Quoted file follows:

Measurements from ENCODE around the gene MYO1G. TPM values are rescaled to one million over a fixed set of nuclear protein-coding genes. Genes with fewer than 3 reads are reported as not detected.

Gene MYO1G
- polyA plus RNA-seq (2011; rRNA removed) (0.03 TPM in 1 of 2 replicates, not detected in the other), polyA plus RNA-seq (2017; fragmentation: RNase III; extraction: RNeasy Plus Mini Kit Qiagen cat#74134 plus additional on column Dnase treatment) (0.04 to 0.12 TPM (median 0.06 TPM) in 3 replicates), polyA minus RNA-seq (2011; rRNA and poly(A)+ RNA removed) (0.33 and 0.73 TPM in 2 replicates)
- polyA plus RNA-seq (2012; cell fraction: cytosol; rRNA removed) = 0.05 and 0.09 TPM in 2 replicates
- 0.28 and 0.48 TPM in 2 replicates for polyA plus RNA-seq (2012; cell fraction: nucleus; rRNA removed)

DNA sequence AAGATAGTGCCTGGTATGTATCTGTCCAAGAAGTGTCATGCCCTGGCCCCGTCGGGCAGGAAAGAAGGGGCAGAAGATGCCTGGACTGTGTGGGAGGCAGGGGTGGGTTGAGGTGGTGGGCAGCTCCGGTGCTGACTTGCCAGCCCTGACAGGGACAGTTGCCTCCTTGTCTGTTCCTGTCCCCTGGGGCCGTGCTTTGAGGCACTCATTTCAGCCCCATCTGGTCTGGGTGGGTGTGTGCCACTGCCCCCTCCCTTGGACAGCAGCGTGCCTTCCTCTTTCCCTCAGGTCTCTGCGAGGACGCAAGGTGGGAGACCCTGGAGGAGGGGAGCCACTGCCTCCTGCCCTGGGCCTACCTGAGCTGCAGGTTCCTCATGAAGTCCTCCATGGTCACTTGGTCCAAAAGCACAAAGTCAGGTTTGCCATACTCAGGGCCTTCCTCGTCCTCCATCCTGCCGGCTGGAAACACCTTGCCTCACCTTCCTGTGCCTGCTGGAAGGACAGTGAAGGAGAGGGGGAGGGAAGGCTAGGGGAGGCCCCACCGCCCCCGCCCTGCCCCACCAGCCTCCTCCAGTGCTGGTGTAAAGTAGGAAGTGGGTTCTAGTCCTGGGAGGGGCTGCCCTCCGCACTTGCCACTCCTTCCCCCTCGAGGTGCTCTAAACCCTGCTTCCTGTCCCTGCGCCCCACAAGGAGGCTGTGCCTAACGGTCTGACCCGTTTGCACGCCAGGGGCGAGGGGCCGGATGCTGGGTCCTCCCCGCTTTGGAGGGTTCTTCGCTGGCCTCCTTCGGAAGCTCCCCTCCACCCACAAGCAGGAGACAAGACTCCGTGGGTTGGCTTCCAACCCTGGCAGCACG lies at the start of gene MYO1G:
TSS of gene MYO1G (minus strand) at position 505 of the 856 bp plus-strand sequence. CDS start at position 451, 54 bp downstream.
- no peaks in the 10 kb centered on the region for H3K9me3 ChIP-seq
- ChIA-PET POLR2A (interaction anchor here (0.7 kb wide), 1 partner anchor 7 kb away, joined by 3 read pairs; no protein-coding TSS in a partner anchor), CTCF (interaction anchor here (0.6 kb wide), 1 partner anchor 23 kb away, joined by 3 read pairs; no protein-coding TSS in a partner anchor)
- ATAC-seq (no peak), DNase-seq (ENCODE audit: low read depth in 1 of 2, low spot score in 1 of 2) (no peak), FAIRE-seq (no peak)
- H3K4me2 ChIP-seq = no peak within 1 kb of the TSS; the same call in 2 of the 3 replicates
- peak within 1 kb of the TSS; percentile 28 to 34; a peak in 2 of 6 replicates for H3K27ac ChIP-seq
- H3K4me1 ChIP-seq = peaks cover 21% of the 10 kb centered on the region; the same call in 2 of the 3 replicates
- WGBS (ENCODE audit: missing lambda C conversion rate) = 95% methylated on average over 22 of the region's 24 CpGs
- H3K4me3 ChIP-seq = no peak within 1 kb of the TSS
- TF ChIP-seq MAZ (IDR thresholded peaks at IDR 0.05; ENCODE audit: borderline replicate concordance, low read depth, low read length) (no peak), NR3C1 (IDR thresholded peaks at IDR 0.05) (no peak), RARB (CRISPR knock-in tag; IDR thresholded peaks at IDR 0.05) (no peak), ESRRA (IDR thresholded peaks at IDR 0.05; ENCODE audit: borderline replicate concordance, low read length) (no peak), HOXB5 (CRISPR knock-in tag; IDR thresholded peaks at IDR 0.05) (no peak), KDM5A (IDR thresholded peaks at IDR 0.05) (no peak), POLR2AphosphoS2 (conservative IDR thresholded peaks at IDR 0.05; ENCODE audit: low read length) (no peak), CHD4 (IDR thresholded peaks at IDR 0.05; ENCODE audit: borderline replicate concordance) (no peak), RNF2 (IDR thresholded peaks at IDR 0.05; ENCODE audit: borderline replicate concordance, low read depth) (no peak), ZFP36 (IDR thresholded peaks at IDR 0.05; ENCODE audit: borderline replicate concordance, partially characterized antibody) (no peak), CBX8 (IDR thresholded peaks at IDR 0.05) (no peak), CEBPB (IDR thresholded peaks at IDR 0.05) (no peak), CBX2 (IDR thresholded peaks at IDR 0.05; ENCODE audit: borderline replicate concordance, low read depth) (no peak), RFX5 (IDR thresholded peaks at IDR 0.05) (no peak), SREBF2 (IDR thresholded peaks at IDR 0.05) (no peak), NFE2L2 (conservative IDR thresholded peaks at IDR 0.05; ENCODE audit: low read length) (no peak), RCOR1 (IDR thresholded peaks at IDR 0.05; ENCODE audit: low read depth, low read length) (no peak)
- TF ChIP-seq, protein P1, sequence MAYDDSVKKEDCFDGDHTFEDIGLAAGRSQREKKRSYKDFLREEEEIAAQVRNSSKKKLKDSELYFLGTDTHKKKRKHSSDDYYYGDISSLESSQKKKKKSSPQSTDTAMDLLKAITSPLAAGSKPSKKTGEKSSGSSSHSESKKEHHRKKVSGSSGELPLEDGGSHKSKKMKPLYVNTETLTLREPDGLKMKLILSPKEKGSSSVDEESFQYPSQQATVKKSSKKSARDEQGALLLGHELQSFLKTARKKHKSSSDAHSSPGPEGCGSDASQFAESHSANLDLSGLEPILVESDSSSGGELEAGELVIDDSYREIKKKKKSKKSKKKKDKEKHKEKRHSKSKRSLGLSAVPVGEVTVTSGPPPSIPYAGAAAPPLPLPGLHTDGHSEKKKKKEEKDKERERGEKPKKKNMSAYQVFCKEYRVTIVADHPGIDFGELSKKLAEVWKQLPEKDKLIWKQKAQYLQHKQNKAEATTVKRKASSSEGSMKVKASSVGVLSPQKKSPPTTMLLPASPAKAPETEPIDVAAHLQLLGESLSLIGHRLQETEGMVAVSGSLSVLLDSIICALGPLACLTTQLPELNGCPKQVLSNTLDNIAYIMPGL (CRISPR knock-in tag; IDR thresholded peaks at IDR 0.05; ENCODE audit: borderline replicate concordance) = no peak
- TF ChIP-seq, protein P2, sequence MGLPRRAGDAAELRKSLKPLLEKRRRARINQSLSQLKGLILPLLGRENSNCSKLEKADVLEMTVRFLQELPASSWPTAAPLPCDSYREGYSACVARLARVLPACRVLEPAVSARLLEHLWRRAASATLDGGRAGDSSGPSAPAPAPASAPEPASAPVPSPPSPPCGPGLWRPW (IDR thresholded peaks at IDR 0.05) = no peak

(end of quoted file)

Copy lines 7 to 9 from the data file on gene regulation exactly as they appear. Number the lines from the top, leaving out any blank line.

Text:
TSS of gene MYO1G (minus strand) at position 505 of the 856 bp plus-strand sequence. CDS start at position 451, 54 bp downstream.
- no peaks in the 10 kb centered on the region for H3K9me3 ChIP-seq
- ChIA-PET POLR2A (interaction anchor here (0.7 kb wide), 1 partner anchor 7 kb away, joined by 3 read pairs; no protein-coding TSS in a partner anchor), CTCF (interaction anchor here (0.6 kb wide), 1 partner anchor 23 kb away, joined by 3 read pairs; no protein-coding TSS in a partner anchor)